Friday, September 12, 2008

»» Browser Support for CSS

CSS rules are always interpreted by Web browsers, just as the HTML pages those rules style are interpreted. The HTML and CSS standards give specifics on how browsers should display those rules—but they're not always followed. To design pages with CSS, you not only need to know the standards, as presented in the CSS specification, but also understand how browsers' quirks and flaws will affect your Web design results.

The Browser Problem

A Web browser is the essential Internet access tool of the early twenty-first century. Browsers are now indispensable to business, education, and personal communication. They create a common platform upon which Web-based applications can be built, with an HTML framework driving e-commerce, business-to-business transactions, Web-based learning, and online communities. Hundreds of thousands of pages of new information are added to the Web each day. Cascading Style Sheets play a crucial role in this communications medium by not only providing a pleasant visual layer on the surface of these Web applications, but also by potentially reshaping the entire user experience.

So what's the problem? In short: Web browsers have been inconsistent in their support for CSS.

There are many reasons for this. Some early browsers, such as Netscape 3, were created before the CSS specification was published. Some browsers jumped the gun. Microsoft is notorious for rushing ahead and using draft specifications of standards in their browsers, and then the specifications get changed. And sadly, some browsers are just plain bad. They may seem to function normally, but when it comes to consistent and standardized support for CSS, they fall very short. The good news is that the problem is being solved. Slowly but surely, each new major browser release is better than the last, and you can get pretty decent CSS implementations from Firefox, Opera, Safari, and other browsers. When a browser encounters anything—from CSS rules to HTML, JavaScript to Flash multimedia—it has several choices as to what it can do. If the browser has been programmed to understand the thing it has encountered, it attempts to display it according to the specification. If it has no idea what it has come across, it can ignore it. Both these options can be considered "doing the right thing." Or the browser can do the wrong thing. It can get confused; it can display in some nonstandard way; it can even crash, although that's rare. Doing any of these wrong things, of course, is the least desirable and is at the root of our problem. Cascading Style Sheets were designed from the start to degrade gracefully. This means that if your CSS rules aren't recognized for some reason, your page is still usable and the content accessible. Because presentation is separated from content, the content should be able to stand on its own, albeit not as beautifully, after the presentation is removed. At least, that's the theory. In practice it's not nearly as easy as that. To be an effective CSS author, you need to know not only what works in any given browser—or in most or all of them—but also what happens when it doesn't work. Is it as simple as your style not being applied correctly and a bit of decoration being lost, or is it as serious as your entire layout being disrupted and content being lost?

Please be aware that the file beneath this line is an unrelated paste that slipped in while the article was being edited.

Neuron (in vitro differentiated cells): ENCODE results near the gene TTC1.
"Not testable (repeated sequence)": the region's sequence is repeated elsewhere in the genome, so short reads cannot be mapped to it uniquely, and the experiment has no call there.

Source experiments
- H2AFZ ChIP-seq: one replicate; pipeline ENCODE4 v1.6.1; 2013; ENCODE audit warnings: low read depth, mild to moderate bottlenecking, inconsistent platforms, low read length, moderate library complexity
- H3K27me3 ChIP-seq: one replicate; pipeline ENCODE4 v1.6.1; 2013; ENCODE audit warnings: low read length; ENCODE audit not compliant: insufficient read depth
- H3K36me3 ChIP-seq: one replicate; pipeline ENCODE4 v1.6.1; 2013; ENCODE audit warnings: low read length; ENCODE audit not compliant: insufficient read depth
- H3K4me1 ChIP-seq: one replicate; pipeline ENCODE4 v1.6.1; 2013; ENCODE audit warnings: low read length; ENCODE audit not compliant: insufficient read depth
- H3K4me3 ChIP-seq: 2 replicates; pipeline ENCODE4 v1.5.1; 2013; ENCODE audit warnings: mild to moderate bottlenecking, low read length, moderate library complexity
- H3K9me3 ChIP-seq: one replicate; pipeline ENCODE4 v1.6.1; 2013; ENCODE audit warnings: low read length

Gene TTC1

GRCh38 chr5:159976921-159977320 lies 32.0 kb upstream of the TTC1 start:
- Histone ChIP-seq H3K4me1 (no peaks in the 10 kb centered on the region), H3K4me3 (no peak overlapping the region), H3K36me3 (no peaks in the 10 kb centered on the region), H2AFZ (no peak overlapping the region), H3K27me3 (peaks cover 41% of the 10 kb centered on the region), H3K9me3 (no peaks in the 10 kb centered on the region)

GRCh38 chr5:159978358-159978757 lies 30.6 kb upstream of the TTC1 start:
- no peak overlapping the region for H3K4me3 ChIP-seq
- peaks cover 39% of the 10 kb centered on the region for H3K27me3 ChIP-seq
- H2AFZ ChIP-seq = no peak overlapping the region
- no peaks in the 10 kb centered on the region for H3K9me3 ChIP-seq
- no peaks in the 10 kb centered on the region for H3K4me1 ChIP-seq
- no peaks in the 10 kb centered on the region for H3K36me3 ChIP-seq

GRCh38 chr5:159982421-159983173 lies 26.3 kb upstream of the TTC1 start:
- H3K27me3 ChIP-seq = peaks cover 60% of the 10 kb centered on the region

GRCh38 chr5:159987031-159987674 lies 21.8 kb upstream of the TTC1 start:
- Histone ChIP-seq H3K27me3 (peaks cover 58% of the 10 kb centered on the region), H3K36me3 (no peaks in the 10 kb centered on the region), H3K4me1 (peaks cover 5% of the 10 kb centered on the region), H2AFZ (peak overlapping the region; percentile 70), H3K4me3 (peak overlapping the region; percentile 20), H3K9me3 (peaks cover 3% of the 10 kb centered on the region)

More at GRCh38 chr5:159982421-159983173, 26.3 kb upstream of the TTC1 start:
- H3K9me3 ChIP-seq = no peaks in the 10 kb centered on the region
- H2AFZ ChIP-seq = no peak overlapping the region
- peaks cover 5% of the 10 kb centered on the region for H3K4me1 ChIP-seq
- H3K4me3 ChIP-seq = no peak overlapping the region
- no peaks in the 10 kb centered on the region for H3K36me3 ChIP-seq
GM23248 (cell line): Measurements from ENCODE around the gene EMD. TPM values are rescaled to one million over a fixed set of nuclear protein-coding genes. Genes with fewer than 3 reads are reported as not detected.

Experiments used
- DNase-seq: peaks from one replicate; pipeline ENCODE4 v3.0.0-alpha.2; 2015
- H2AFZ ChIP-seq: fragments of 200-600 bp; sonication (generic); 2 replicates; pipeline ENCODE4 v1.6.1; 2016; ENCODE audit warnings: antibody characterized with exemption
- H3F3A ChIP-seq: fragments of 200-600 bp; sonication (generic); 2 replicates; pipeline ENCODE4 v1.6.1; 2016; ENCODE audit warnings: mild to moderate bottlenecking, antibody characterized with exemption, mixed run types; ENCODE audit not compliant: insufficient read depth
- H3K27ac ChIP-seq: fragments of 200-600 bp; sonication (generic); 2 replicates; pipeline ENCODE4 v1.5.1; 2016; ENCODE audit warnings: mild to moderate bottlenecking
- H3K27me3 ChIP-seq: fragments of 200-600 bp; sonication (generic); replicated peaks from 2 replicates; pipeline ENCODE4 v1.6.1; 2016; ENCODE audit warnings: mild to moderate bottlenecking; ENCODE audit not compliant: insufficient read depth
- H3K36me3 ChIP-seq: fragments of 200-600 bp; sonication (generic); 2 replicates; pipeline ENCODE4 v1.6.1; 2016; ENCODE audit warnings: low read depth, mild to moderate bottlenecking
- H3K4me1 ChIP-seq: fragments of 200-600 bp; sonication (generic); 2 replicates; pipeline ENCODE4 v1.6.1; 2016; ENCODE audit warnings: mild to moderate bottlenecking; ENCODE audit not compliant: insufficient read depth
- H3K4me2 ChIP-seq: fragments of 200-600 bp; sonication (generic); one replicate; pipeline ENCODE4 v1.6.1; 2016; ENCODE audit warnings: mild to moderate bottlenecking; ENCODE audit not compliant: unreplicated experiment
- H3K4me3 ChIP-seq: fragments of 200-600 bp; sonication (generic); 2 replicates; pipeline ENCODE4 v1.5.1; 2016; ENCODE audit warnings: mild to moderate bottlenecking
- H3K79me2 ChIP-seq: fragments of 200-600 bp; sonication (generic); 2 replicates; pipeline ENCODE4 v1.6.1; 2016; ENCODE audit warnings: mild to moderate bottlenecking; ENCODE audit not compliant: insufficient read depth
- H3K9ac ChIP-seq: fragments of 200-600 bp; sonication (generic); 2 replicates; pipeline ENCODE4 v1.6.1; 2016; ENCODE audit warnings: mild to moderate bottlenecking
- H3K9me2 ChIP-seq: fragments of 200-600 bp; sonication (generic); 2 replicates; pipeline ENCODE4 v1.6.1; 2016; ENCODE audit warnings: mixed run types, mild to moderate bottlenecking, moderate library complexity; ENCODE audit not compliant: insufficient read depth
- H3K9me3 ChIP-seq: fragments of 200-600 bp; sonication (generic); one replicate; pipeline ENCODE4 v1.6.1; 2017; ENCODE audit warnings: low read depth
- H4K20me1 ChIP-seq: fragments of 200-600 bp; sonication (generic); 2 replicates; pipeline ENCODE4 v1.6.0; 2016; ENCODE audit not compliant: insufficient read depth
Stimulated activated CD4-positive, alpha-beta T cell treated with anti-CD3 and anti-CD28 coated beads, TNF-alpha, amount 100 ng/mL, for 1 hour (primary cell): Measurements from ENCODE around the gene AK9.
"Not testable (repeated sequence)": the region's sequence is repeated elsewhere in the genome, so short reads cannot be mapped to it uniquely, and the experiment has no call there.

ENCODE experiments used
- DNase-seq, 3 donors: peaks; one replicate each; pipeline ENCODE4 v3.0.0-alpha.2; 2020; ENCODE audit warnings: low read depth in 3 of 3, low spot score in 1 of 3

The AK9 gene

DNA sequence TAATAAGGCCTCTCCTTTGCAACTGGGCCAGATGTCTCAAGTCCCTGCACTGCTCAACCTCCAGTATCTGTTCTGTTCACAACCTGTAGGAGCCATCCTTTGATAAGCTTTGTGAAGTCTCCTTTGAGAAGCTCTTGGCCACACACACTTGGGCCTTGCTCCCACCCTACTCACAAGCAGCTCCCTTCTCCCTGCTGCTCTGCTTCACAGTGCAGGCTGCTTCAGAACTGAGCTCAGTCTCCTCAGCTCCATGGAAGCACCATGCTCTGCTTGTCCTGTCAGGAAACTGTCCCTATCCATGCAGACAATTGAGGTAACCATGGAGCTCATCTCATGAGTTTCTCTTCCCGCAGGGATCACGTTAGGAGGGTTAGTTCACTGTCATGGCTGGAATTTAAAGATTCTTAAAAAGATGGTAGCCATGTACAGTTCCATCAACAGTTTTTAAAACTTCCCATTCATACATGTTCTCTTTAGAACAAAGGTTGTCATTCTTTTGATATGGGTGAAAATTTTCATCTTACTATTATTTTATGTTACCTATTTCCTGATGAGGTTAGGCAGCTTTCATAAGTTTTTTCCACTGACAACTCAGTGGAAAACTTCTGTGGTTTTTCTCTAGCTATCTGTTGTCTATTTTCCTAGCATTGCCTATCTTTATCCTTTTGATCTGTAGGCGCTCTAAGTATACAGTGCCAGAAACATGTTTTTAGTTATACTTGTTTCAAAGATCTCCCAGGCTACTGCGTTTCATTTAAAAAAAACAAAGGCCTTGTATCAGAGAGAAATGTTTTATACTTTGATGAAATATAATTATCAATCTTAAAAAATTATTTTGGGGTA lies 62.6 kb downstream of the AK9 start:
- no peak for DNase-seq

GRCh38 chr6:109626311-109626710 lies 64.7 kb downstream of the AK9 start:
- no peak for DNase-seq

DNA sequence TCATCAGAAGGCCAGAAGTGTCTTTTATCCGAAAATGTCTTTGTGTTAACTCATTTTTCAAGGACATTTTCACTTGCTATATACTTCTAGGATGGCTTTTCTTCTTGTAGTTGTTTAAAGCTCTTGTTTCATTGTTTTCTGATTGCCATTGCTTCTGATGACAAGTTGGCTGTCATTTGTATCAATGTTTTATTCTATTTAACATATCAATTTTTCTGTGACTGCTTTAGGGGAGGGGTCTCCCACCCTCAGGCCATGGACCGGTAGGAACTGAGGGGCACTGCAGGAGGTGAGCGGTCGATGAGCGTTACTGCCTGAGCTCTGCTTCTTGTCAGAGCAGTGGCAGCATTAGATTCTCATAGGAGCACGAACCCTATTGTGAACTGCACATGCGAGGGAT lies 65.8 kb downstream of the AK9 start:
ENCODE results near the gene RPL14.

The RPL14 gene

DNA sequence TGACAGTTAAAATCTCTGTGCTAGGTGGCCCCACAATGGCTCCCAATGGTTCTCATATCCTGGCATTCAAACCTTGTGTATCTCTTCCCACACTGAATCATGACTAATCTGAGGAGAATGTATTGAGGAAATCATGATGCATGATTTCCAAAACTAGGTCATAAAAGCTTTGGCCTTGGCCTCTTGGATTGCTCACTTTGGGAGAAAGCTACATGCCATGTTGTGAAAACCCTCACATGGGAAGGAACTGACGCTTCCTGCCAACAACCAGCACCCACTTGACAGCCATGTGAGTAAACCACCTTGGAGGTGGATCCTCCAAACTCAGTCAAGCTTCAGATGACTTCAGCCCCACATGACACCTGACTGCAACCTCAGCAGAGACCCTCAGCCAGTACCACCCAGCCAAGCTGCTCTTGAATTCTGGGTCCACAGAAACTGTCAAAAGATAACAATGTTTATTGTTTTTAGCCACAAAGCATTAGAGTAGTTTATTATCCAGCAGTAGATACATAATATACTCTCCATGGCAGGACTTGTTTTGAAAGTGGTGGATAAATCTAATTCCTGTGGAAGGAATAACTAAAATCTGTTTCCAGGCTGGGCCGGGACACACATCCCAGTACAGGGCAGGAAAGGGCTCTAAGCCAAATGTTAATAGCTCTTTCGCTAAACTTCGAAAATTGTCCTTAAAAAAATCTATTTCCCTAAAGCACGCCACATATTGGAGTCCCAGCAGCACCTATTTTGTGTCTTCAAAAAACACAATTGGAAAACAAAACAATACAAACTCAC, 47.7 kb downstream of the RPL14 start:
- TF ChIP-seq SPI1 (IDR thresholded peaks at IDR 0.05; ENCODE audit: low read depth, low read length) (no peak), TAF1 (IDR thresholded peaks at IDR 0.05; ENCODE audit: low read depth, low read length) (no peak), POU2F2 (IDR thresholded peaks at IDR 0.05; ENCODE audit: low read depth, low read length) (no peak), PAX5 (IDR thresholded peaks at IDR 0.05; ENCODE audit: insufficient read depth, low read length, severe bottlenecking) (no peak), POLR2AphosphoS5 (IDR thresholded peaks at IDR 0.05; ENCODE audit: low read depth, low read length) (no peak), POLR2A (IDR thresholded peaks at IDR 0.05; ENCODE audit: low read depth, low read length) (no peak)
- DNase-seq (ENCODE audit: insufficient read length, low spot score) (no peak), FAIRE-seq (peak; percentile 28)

Compliance and Lack

Thereof You need to understand what happens in each case of browser failure to know how to approach each browser. When a browser fails to correctly understand and apply a CSS rule, the browser may just ignore the rule and your design will be fine. Or, because of a browser quirk or bug, it may ignore the rule and your page could become unreadable. As a designer, you need to weigh each style rule carefully and know what effects will result if browsers don't understand and apply it. In some cases, you may want to use CSS properties that aren't well supported; you may figure that you don't mind some users missing out on a special styling if it improves the site for those users with more advanced browsers. In other cases, you may decide you can't take that chance, and you'll have to make a choice whether to support the broken browsers with workarounds or ignore that audience. For example, consider a CSS rule that makes the first letter of each section stand out large in a stylized font. This may just be simple decoration, and if the font is normal sized in some browsers, so be it; it may not affect at all the way your page functions. In other situations, you may be forced to either abandon certain types of style rules that are perfectly valid and useful simply because some major browsers don't support them. An alternative to this approach is to make special modifications, called browser hacks, which allow your style sheets to work despite browser problems. The most common of these is called a filter; a filter prevents certain browsers from reading specific CSS rules that might cause them problems. You'll learn more about browser hacks and filters in Hour 24, "Troubleshooting and Browser Hacks."

To understand how browsers deal with CSS, I've divided them into four categories: ancient browsers, which pre-date the CSS specification and thus ignore it completely; broken browsers, which try to provide CSS functionality but fail horribly in some manner; quirky browsers, which have generally decent CSS support but a number of "gotchas" where they don't quite measure up; and compliant browsers, which do a good job of presenting CSS as it's meant to be. Each category of browsers treats style sheets differently, and it's important to understand what those differences are and how you can design for those browsers.

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